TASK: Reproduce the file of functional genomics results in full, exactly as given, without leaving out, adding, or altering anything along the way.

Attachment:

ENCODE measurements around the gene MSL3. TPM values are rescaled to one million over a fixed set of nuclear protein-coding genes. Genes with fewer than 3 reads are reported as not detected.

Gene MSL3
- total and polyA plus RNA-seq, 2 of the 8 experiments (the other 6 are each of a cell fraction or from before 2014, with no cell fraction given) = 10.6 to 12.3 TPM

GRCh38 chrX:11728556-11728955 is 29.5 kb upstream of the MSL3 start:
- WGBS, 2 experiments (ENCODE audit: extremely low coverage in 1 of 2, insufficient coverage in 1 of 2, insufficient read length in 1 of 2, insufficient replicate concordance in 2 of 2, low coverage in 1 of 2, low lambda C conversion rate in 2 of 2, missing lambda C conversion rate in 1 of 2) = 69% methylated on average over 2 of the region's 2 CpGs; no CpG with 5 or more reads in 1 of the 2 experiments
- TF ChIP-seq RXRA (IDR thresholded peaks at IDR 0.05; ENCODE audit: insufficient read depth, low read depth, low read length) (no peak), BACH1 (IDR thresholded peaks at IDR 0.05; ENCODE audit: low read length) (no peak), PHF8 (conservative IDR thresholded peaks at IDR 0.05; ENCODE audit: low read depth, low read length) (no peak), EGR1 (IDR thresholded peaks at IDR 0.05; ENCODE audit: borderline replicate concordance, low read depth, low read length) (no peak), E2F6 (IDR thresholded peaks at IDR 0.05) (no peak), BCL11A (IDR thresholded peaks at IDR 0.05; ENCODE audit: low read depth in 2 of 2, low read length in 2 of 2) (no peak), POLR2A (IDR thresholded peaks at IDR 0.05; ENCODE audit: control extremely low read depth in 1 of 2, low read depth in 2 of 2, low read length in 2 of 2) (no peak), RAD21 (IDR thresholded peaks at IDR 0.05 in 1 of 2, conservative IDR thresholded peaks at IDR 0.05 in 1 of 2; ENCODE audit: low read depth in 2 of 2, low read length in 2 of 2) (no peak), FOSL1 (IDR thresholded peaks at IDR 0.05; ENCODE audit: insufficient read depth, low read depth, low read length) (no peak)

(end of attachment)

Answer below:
ENCODE measurements around the gene MSL3. TPM values are rescaled to one million over a fixed set of nuclear protein-coding genes. Genes with fewer than 3 reads are reported as not detected.

Gene MSL3
- total and polyA plus RNA-seq, 2 of the 8 experiments (the other 6 are each of a cell fraction or from before 2014, with no cell fraction given) = 10.6 to 12.3 TPM

GRCh38 chrX:11728556-11728955 is 29.5 kb upstream of the MSL3 start:
- WGBS, 2 experiments (ENCODE audit: extremely low coverage in 1 of 2, insufficient coverage in 1 of 2, insufficient read length in 1 of 2, insufficient replicate concordance in 2 of 2, low coverage in 1 of 2, low lambda C conversion rate in 2 of 2, missing lambda C conversion rate in 1 of 2) = 69% methylated on average over 2 of the region's 2 CpGs; no CpG with 5 or more reads in 1 of the 2 experiments
- TF ChIP-seq RXRA (IDR thresholded peaks at IDR 0.05; ENCODE audit: insufficient read depth, low read depth, low read length) (no peak), BACH1 (IDR thresholded peaks at IDR 0.05; ENCODE audit: low read length) (no peak), PHF8 (conservative IDR thresholded peaks at IDR 0.05; ENCODE audit: low read depth, low read length) (no peak), EGR1 (IDR thresholded peaks at IDR 0.05; ENCODE audit: borderline replicate concordance, low read depth, low read length) (no peak), E2F6 (IDR thresholded peaks at IDR 0.05) (no peak), BCL11A (IDR thresholded peaks at IDR 0.05; ENCODE audit: low read depth in 2 of 2, low read length in 2 of 2) (no peak), POLR2A (IDR thresholded peaks at IDR 0.05; ENCODE audit: control extremely low read depth in 1 of 2, low read depth in 2 of 2, low read length in 2 of 2) (no peak), RAD21 (IDR thresholded peaks at IDR 0.05 in 1 of 2, conservative IDR thresholded peaks at IDR 0.05 in 1 of 2; ENCODE audit: low read depth in 2 of 2, low read length in 2 of 2) (no peak), FOSL1 (IDR thresholded peaks at IDR 0.05; ENCODE audit: insufficient read depth, low read depth, low read length) (no peak)